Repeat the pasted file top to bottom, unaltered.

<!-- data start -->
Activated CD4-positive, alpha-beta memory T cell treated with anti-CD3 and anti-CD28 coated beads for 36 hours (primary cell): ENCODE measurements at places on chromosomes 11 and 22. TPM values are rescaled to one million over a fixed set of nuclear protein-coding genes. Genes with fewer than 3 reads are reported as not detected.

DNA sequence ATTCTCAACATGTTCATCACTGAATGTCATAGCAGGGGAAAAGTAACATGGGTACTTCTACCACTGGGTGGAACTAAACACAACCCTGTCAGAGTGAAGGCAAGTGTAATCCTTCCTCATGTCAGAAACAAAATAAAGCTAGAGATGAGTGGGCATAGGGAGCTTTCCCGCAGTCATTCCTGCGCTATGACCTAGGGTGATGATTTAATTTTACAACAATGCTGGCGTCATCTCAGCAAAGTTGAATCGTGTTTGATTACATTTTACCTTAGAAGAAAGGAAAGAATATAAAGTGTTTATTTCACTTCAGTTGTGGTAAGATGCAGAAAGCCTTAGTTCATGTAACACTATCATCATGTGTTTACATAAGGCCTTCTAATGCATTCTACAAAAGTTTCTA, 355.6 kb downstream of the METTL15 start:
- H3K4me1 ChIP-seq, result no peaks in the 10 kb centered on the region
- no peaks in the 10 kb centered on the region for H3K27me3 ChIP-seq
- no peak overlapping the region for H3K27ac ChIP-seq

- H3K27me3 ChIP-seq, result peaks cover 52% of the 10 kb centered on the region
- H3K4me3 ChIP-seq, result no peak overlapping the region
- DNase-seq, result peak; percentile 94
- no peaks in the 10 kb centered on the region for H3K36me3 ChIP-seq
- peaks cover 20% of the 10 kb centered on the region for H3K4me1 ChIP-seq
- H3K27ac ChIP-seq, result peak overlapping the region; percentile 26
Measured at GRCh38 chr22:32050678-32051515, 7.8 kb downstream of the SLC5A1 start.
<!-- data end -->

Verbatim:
Activated CD4-positive, alpha-beta memory T cell treated with anti-CD3 and anti-CD28 coated beads for 36 hours (primary cell): ENCODE measurements at places on chromosomes 11 and 22. TPM values are rescaled to one million over a fixed set of nuclear protein-coding genes. Genes with fewer than 3 reads are reported as not detected.

DNA sequence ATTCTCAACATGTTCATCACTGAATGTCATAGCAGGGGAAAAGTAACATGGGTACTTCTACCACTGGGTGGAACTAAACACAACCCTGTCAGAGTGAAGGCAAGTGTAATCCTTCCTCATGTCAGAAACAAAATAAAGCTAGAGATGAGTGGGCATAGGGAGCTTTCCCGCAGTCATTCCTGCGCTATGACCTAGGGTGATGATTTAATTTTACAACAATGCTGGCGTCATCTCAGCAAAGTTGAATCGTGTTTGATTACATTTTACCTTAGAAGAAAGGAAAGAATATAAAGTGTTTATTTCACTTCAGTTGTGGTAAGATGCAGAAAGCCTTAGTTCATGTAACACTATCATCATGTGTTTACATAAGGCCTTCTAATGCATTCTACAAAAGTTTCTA, 355.6 kb downstream of the METTL15 start:
- H3K4me1 ChIP-seq, result no peaks in the 10 kb centered on the region
- no peaks in the 10 kb centered on the region for H3K27me3 ChIP-seq
- no peak overlapping the region for H3K27ac ChIP-seq

- H3K27me3 ChIP-seq, result peaks cover 52% of the 10 kb centered on the region
- H3K4me3 ChIP-seq, result no peak overlapping the region
- DNase-seq, result peak; percentile 94
- no peaks in the 10 kb centered on the region for H3K36me3 ChIP-seq
- peaks cover 20% of the 10 kb centered on the region for H3K4me1 ChIP-seq
- H3K27ac ChIP-seq, result peak overlapping the region; percentile 26
Measured at GRCh38 chr22:32050678-32051515, 7.8 kb downstream of the SLC5A1 start.